The Guardian has taken of one of the most significant format shifts since its foundation nearly 200 years ago with a move away from its current European-style ‘Berliner’ format to standardised tabloid dimensions.
Driven by a need to slash costs the move will see the Guardian outsource its print operations to Trinity Mirror whose presses are configured for the red tops, resulting in the former broadsheet shrinking to fit within its new smaller confines.
First reported by the Telegraph last week the migration is being seen as vital to the Guardian’s future which, in common with much of the rest of the print industry, has been nursing heavy losses as it adapts to the new economics of digital publishing – squandering £37.8m over the past year alone.
Last year the business reduced its losses from around £56m ahead of beginning its three year plan to make the Guardian financially sustainable going forward.
David Pemsel, chief executive, Guardian Media Group, said: “This is an important step in our three-year transformation plan. More people are reading and supporting our journalism than ever before, but the print industry continues to evolve, and we must evolve with it. We plan to continue the Guardian’s record of producing bold, brilliantly designed award-winning print journalism.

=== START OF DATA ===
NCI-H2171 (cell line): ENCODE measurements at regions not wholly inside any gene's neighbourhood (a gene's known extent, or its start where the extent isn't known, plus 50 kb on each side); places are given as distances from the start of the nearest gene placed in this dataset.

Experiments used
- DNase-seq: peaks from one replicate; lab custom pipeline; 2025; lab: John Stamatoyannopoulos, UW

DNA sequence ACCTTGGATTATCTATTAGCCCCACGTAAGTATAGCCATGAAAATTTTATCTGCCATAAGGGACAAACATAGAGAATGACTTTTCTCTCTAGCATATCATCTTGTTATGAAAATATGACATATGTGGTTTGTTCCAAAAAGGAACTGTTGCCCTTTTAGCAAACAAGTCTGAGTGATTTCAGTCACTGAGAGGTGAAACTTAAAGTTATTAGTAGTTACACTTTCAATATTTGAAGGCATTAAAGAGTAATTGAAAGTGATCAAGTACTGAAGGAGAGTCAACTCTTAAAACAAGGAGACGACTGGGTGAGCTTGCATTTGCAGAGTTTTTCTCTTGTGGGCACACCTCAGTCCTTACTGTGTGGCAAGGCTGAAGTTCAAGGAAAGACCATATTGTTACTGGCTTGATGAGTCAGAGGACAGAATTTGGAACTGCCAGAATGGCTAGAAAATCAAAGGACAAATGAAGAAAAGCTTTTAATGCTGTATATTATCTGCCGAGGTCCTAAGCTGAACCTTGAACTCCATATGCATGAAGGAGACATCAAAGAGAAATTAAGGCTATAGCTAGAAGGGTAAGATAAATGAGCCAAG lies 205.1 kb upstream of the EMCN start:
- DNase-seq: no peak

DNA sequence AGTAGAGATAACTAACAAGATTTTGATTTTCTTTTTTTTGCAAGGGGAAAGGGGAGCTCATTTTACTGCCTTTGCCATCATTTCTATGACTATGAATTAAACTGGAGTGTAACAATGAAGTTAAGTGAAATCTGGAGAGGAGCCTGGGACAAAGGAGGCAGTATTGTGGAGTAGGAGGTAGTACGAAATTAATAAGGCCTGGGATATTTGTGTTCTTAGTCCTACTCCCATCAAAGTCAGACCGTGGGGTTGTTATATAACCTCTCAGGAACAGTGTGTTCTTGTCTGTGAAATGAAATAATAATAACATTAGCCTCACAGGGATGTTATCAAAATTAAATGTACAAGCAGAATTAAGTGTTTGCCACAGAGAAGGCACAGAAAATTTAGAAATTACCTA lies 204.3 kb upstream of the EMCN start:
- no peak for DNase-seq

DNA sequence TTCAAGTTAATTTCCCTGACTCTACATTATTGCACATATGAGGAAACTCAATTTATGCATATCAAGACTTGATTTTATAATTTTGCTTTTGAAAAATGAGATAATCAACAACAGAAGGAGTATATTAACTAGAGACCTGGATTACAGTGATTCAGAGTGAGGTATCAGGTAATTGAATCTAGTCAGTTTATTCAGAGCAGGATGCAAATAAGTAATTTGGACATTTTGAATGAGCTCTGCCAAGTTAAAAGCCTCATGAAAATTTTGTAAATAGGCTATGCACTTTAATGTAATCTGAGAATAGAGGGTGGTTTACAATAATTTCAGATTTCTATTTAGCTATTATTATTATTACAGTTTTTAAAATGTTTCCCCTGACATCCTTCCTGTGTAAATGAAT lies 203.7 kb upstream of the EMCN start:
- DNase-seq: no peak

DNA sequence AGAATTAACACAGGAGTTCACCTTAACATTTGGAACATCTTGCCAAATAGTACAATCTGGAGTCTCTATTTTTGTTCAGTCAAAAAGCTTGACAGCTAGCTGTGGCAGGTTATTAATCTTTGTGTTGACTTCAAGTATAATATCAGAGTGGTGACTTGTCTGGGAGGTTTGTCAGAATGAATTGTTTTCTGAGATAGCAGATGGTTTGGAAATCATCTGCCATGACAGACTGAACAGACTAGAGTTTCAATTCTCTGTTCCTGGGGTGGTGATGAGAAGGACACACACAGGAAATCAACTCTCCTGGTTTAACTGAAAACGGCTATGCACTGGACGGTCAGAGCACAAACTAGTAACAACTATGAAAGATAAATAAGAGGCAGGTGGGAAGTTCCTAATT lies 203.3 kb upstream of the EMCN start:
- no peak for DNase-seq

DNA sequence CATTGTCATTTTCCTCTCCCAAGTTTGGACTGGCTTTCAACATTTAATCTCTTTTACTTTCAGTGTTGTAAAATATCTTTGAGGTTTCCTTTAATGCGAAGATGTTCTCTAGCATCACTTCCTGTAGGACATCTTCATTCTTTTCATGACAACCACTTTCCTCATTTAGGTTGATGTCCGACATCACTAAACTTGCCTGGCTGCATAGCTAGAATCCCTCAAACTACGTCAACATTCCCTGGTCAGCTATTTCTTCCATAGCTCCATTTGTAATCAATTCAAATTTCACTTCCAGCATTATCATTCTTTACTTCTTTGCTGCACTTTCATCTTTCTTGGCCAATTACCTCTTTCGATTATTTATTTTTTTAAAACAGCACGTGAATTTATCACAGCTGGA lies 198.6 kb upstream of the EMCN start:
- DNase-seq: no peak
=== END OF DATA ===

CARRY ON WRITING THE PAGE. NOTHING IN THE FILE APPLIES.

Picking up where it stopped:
“This will impact a number of our print site colleagues and we will honour our commitments to them as part of the transition process to Trinity Mirror.”
Katharine Viner, editor-in-chief, Guardian News & Media, said: “The Berliner is a beautiful format which has served our readers brilliantly for 12 years but we know that it is our award-winning, quality, independent journalism that our readers value most, rather than the shape or size of the newspapers.
“We are going to create a new look tabloid Guardian and Observer that are bold, striking and beautiful - and which still contain the agenda-setting journalism for which we’re renowned."
The Guardian is the only UK title to adopt the Berliner format, taller than a tabloid but narrower than a standard broadsheet newspaper, after it forked out £50m in 2005 for three specialized presses – all of which will now be scrapped or sold.
At the time the Guardian said it was foregoing the ‘easy short-term tabloid route’ but now, 12 years later, it is doing precisely that in a last throw of the dice to keep print journalism alive having seen circulation collapse from 341,000 copies in April 2005 to just 154,000 in April this year.
Despite these wider shifts print advertising and newsstand sales still account for 60% of total revenues, which reached £209.5m over the year to April 2016 as the paper faces tougher digital competition from the likes of Google and Facebook.
The contract with Trinity Mirror will take effect from early 2018 following a consultation period involving those whose jobs may be affected as a result of the move.